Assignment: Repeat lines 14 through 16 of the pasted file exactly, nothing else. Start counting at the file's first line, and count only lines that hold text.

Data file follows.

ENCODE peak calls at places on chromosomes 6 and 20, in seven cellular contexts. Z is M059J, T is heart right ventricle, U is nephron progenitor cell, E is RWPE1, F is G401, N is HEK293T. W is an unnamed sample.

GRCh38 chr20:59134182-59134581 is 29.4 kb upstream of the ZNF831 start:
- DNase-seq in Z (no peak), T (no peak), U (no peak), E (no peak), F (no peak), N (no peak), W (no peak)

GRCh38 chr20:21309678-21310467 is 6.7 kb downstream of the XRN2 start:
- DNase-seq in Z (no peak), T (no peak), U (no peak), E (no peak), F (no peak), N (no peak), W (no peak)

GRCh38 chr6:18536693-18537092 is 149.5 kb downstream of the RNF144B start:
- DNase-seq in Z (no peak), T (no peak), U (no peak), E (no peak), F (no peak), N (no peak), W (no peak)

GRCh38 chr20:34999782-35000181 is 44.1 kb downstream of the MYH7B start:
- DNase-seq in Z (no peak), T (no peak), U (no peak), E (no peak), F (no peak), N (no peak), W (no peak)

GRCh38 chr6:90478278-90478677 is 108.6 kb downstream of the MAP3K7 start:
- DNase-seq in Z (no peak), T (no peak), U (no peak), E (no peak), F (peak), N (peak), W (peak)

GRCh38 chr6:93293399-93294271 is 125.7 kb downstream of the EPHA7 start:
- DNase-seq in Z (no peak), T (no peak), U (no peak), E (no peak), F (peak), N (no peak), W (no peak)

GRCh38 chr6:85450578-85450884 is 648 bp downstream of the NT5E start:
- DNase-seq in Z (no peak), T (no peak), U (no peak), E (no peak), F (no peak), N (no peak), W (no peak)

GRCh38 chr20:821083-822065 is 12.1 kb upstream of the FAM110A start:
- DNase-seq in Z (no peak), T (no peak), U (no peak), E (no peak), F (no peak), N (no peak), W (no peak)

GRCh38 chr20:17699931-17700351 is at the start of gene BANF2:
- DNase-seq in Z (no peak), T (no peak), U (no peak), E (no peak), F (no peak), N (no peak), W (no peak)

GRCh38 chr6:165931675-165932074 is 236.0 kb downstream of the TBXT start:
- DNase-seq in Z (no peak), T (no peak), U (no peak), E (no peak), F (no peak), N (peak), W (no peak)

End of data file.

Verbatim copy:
GRCh38 chr6:85450578-85450884 is 648 bp downstream of the NT5E start:
- DNase-seq in Z (no peak), T (no peak), U (no peak), E (no peak), F (no peak), N (no peak), W (no peak)

GRCh38 chr20:821083-822065 is 12.1 kb upstream of the FAM110A start: